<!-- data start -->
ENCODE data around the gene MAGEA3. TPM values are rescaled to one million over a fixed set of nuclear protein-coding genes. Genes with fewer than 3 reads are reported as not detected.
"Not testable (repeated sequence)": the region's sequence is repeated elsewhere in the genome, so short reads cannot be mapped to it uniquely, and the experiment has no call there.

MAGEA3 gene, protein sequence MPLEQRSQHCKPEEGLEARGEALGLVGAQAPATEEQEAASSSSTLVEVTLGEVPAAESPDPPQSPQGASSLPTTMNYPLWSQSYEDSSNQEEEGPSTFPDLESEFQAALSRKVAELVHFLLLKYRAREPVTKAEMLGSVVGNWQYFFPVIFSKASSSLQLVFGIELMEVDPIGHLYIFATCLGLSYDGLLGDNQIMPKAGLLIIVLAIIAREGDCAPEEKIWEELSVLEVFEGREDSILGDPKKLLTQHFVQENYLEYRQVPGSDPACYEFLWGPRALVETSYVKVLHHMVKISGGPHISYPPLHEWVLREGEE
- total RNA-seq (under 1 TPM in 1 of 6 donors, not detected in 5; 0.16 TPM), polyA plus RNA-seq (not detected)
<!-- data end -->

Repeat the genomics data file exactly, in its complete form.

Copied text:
ENCODE data around the gene MAGEA3. TPM values are rescaled to one million over a fixed set of nuclear protein-coding genes. Genes with fewer than 3 reads are reported as not detected.
"Not testable (repeated sequence)": the region's sequence is repeated elsewhere in the genome, so short reads cannot be mapped to it uniquely, and the experiment has no call there.

MAGEA3 gene, protein sequence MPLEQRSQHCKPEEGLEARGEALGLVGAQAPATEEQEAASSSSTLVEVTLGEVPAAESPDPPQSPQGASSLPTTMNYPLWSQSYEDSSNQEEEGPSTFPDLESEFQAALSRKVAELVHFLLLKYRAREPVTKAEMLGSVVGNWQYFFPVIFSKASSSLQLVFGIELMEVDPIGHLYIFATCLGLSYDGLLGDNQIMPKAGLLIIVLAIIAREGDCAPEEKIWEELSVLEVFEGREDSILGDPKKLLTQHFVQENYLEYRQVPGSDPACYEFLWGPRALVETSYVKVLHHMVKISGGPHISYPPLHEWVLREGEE
- total RNA-seq (under 1 TPM in 1 of 6 donors, not detected in 5; 0.16 TPM), polyA plus RNA-seq (not detected)